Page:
Response to Letter by Syme
We have read with interest the comments by Dr Syme regarding our recent study investigating the potential association of knock-type-Doppler signal (KTDS) with the vessel affected by ischemia and the presence of microvascular ischemia on brain MRI.1 Dr Syme has made some provocative observations that we would like to address.
First, we did not use DWL-Compumedics Transcranial Doppler (TCD) machines. This type of a TCD unit was previously used to detect knock signals in the original case reports by Dr Syme.2,3 We believe that case reports do not offer any solid evidence to choose one TCD make over the other. In fact, for the knock signal to be truly generalizable, it has to be detected by all commercially available TCD devices because they share the same carrying frequency.
Second, Dr Syme pointed out that the filter we used for KTDS detection (100 Hz) was too high, and therefore many signals may have been missed because of the high-pass filter setting. Filters are used routinely to avoid low frequency noise. If a methodology is developed to detect knock type signals, it should then include some adjustment to make sonographers work easier and change their routine less. Besides routine diagnostic evaluations, our rationale for choosing this specific high-pass filter setting was related to the fact that this is the cut-off recommended by the consensus on microembolus detection criteria.4 In addition, Dr Syme has previously reported the knock signals to be found in the “±300 Hz of the spectrum.”2 Moreover, Dr Syme has not provided any additional details regarding the preferred, if any high-pass filter settings for detection of knock signals3 before the publication of our study. Therefore, we considered that the recommended high-pass filter setting of 100 Hz was well below the spectrum of 300 Hz at which knock signals were initially observed. If one considers the fact that most routine TCD examinations are performed with routine filter deployment, our finding of a variety of KTDS indicates that filter removal would probably result in even greater number of these signals. Thus KTDS correlation, if any, with clinical symptoms could offer even poorer positive predictive values that can be expected from our study.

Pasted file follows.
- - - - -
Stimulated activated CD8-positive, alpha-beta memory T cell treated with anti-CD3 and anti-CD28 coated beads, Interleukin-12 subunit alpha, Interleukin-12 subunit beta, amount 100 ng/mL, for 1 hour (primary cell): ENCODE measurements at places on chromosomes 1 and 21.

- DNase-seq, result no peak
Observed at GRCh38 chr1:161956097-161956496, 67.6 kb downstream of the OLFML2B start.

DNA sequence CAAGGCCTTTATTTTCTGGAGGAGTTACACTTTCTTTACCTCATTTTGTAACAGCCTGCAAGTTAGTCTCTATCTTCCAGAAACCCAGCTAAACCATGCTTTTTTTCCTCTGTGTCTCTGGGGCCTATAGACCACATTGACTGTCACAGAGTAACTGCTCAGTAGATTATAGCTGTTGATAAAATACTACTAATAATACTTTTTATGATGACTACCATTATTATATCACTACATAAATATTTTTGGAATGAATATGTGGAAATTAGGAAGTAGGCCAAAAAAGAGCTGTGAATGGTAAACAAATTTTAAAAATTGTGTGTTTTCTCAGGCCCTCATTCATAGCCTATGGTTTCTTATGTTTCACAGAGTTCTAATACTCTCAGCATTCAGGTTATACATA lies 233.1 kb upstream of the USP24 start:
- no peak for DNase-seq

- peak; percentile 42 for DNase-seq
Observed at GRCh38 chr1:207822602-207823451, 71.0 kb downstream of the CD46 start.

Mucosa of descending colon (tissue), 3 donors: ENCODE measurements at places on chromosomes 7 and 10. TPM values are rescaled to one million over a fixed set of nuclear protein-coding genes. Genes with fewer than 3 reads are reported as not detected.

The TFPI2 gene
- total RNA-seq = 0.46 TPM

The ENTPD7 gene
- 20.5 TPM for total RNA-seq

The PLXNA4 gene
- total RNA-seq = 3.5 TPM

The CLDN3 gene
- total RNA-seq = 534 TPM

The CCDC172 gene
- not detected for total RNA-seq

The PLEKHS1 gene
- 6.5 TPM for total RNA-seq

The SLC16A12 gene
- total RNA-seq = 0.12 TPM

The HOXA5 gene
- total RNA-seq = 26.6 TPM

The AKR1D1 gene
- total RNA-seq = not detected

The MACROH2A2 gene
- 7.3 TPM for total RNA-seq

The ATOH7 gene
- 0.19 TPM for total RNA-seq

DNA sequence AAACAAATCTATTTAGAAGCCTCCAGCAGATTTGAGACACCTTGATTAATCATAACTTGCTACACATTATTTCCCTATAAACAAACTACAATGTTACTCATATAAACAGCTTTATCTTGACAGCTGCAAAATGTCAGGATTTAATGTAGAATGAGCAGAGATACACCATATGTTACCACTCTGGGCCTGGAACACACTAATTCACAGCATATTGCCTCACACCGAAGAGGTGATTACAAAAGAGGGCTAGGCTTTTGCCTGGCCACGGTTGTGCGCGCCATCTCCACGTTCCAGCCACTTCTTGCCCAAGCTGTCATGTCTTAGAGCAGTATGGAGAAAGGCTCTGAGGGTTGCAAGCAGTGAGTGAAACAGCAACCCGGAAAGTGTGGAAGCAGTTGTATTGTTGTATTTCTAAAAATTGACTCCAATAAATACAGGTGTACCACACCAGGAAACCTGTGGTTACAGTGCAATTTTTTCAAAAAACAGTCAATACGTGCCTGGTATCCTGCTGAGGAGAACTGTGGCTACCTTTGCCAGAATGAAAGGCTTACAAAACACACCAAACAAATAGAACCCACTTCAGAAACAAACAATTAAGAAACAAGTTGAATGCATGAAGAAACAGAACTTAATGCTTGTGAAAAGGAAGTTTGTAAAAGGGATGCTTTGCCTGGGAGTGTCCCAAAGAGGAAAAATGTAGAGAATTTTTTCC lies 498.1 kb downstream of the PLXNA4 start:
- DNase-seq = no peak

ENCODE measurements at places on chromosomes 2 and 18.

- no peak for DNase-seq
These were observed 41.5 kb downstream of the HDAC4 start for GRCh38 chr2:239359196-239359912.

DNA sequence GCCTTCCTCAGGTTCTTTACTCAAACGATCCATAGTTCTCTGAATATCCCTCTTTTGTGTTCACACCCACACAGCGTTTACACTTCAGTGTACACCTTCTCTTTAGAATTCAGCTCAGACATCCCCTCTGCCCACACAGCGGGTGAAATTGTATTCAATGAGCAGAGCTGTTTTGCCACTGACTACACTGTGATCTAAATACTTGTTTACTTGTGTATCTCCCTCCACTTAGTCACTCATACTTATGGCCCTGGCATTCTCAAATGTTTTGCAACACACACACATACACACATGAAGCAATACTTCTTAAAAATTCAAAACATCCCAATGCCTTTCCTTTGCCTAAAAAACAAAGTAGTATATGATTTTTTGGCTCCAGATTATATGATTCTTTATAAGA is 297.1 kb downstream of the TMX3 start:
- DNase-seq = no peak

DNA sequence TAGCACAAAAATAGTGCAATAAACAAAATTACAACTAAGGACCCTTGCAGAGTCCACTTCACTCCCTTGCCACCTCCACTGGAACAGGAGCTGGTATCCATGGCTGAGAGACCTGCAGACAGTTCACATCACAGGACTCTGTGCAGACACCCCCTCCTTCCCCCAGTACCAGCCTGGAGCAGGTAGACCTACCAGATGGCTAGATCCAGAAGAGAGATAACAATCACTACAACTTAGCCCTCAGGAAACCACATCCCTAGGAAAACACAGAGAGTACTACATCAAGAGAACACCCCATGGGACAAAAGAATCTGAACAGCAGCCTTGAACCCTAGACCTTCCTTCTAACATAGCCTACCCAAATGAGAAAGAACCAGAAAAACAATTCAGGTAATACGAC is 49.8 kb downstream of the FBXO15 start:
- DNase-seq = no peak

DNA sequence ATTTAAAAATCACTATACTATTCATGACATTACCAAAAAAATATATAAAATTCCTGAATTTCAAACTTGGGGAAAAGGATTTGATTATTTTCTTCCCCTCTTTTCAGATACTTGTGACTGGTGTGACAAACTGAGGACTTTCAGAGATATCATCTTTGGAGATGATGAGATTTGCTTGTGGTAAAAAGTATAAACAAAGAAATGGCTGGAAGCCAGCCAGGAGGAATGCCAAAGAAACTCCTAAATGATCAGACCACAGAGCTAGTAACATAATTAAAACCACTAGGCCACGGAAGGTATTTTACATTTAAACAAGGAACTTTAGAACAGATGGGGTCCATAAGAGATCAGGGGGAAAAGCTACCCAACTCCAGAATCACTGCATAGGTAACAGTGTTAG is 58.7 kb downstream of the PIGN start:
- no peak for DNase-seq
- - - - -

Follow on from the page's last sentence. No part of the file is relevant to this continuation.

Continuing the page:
There are insufficient data to recommend that all TCD exams should be done without filters because the overall value of the knock signal is unclear. We do not dismiss the possibility that a few cases described by Dr Syme offer an unprecedented insight into pathophysiology of microvascular ischemia and resulting symptoms. Cases are better evidence than just an opinion, and cases offer an opportunity to think about the problem. Despite the impression that cases could be striking and provocative, they are not sufficient to determine whether indeed a microvascular occlusion can be detected by TCD and that revascularization is induced by TCD. We need a controlled clinical trial to show or refute this. In our opinion, however, the current definition of knock signals is far from perfect, and its application to routine TCD will result in too many false-positive results that have nothing to do with patient symptoms. The Doppler signature of microscopic vessel pulsation is also far from established, and further in vitro and in vivo validation and reproducibility studies are required.
Third, Dr Syme is pointing out that the lack of association of KTDS detected by TCD and microvascular ischemia on brain MRI may be attributed to the fact that distal regions of intracranial arteries cannot be interrogated by TCD. However, the purpose of our study was to investigate the clinical relevance of KTDS detected by TCD and their potential association with symptoms of cerebral ischemia (for which MRI is routinely performed and is currently considered the most sensitive imaging to localize ischemia). Therefore, we consider that our study design was both clinically relevant and methodologically appropriate in demonstrating the absence of any relationship between KTDS and microvascular ischemia attributed to an occlusion of a small perforating artery.
Fourth, our interpretation of the study of Chung et al investigating the origins of knock signals in an in vitro model5 is different than the one proposed by Dr Syme. In our opinion, their study is the first step to uncover the complexity of modeling Doppler signals from vessels of different calibers and patency. It provides experimental evidence indicating that knock signals are not specific “flow signatures” because they can be reproduced in both obstructed and nonobstructed vessels.
In conclusion, both our report and the study by Chung and colleagues highlight the need to further determine what really constitutes a small vessel knock (rather than a common vessel motion artifact) and a proper triple-blind validation study of knock signals (with sonographers unaware of clinical localization, and physicians unaware whether or not knock was present and whether or not therapeutic insonation has been done) may be the most appropriate way to investigate with scientific rigor the clinical relevance of KTDS.
Tsivgoulis G, Man BL, Lao AY, Sharma VK, Kotsis V, Vadikolas K, Alexandrov AV. A spectrum of knock-type Doppler signals in the intracranial vessels. Stroke. 2009; 40: 644–647.
Syme PD. Detection of small vessel knock using transcranial Doppler ultrasonography. Advance Clin Neurosci Rehab. 2004; 4: 28–31.
Ringelstein EB, Droste DW, Babikian VL, Evans DH, Grosset DG, Kaps M, Markus HS, Russell D, Siebler M. Consensus on microembolus detection by TCD. International Consensus Group on Microembolus Detection. Stroke. 1998; 29: 725–729.
Chung EML, Ramnarine KV, Long CV, Udommongkol U, Chambers BR, Gittins J, Bush G, Evans DH. Doppler ultrasound detection of side-vessel occlusion: an in vitro study. Stroke. 2009; 40: 648–651.